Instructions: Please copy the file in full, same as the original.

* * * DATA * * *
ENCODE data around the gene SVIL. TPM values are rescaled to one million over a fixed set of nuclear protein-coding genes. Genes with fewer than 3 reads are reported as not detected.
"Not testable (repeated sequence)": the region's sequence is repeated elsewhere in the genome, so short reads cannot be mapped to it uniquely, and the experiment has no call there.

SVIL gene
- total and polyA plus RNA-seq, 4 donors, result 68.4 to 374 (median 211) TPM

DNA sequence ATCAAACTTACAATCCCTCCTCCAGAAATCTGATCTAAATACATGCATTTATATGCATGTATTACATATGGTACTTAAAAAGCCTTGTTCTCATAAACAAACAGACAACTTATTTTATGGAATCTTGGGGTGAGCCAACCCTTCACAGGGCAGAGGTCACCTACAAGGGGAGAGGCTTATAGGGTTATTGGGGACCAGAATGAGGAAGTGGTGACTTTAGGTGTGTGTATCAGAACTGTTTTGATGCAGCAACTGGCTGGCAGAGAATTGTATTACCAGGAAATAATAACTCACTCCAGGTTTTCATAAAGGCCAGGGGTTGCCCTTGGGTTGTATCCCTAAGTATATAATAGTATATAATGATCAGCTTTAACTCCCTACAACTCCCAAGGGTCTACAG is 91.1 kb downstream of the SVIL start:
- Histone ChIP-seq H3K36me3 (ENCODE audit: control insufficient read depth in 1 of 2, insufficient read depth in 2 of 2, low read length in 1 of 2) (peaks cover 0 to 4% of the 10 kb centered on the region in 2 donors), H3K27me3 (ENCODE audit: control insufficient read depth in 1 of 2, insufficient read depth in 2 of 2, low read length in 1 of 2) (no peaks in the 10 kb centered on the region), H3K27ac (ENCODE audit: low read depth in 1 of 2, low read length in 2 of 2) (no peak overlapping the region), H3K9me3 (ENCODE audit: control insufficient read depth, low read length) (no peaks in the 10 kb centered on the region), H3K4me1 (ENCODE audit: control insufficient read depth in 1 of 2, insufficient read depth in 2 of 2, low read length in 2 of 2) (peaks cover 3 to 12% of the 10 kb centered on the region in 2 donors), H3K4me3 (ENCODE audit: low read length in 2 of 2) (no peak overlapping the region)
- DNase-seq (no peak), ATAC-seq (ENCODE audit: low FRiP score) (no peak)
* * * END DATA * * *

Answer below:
ENCODE data around the gene SVIL. TPM values are rescaled to one million over a fixed set of nuclear protein-coding genes. Genes with fewer than 3 reads are reported as not detected.
"Not testable (repeated sequence)": the region's sequence is repeated elsewhere in the genome, so short reads cannot be mapped to it uniquely, and the experiment has no call there.

SVIL gene
- total and polyA plus RNA-seq, 4 donors, result 68.4 to 374 (median 211) TPM

DNA sequence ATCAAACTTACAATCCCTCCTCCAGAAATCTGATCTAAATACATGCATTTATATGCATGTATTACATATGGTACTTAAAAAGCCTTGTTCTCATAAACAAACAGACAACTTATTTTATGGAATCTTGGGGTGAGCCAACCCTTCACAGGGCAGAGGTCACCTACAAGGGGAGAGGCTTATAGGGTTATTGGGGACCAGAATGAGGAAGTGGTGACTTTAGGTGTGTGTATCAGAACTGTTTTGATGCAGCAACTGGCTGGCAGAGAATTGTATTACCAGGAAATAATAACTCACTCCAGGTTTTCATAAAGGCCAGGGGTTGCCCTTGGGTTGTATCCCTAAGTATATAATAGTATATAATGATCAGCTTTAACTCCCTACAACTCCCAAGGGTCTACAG is 91.1 kb downstream of the SVIL start:
- Histone ChIP-seq H3K36me3 (ENCODE audit: control insufficient read depth in 1 of 2, insufficient read depth in 2 of 2, low read length in 1 of 2) (peaks cover 0 to 4% of the 10 kb centered on the region in 2 donors), H3K27me3 (ENCODE audit: control insufficient read depth in 1 of 2, insufficient read depth in 2 of 2, low read length in 1 of 2) (no peaks in the 10 kb centered on the region), H3K27ac (ENCODE audit: low read depth in 1 of 2, low read length in 2 of 2) (no peak overlapping the region), H3K9me3 (ENCODE audit: control insufficient read depth, low read length) (no peaks in the 10 kb centered on the region), H3K4me1 (ENCODE audit: control insufficient read depth in 1 of 2, insufficient read depth in 2 of 2, low read length in 2 of 2) (peaks cover 3 to 12% of the 10 kb centered on the region in 2 donors), H3K4me3 (ENCODE audit: low read length in 2 of 2) (no peak overlapping the region)
- DNase-seq (no peak), ATAC-seq (ENCODE audit: low FRiP score) (no peak)